Family pleads for Australian accused of Hamas ties
Palestinian-born Eyad Abuarga was held in March as he tried to enter Israel.
Sydney: The family of an Australian man detained in Israel over alleged links to Hamas has called the charges "preposterous" and urged Canberra to intervene.
The Palestinian-born Eyad Abuarga, an information technology expert, was arrested in March as he tried to enter Israel through Ben Gurion airport and charged with "belonging to an illegal organisation", in this case Hamas.
He was also accused of "activities on behalf of an illegal organisation”.
Hamas, the main Islamic movement in the Palestinian territories, is considered a terrorist group under Israeli law.
The indictment alleges Abuarga had been in touch with the group since making contact with a Hamas cell during a trip to Syria in 2008.
He allegedly also received training on the use of automatic weapons during the trip, the indictment said.
It added that between 2009 and 2010, a Palestinian living in Saudi Arabia allegedly asked Abuarga "for his help in obtaining encrypted telephones and panoramic photo equipment, as well as technology for guiding missiles”.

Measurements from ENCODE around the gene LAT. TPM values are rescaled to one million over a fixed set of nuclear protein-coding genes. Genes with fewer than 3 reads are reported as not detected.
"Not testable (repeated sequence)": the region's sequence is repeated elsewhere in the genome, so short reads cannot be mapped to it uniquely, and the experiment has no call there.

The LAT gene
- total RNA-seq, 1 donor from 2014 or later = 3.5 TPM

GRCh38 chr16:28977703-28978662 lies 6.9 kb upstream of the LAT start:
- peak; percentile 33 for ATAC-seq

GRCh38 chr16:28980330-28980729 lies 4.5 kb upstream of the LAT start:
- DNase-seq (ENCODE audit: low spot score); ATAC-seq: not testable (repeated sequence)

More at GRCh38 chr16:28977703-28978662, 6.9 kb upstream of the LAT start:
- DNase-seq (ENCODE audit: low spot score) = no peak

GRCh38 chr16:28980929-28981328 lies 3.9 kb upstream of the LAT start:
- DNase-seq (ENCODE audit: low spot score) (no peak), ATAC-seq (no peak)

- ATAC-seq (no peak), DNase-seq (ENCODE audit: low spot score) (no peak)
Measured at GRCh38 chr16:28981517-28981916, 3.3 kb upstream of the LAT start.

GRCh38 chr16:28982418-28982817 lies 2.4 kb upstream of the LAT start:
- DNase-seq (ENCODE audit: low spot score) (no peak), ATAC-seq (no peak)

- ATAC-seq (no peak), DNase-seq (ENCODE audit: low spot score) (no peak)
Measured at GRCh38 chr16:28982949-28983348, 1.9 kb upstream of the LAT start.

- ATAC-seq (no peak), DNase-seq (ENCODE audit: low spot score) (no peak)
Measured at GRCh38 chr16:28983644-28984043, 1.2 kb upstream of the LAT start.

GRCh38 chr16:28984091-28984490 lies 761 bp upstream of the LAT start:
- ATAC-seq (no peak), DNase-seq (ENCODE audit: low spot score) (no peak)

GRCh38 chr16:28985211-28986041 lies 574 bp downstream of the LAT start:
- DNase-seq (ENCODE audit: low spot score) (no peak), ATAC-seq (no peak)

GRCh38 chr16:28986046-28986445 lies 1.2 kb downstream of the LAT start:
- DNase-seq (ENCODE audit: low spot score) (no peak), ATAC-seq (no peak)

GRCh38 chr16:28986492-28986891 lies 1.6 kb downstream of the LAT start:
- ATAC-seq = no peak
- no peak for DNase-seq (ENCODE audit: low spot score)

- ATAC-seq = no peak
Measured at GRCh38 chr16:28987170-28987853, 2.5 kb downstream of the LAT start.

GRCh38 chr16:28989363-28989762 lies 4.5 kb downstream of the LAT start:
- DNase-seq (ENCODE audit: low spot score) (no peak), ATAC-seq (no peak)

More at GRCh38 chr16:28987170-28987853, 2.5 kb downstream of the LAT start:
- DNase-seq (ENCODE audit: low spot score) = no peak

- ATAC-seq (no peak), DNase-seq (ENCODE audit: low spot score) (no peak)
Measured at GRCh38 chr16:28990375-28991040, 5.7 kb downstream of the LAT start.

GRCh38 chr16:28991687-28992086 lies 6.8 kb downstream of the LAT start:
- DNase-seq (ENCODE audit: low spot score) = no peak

After expressing his intention to visit Israel, he was then tasked with photographing commercial centres, collecting maps and making contact with commercial businesses in Israel, the indictment alleges.
Abuarga arrived with his family in Australia in 1997 and gained citizenship.
His wife Asma, who was also arrested but then released and is now back in Australia with her five children, told the Sun-Herald newspaper she had been denied access to her husband, and a request for telephone contact was refused.
"The allegations against him that he was spying for Hamas are preposterous," she said.
She claimed his arrest was revenge for Australia`s expulsion last year of an Israeli diplomat after it was found that Israel faked Australian passports used in the assassination of Hamas leader Mahmoud al-Mabhouh.
"Eyad is the victim of a cheap attempt from the Israeli authorities to take revenge on Australia," she claimed, adding that she was distraught at reports her husband had "confessed".
"My husband cannot admit to something he has not done. I am calling on the Australian government to intervene and to do all it possibly can, to return my husband back to his family and homeland, Australia."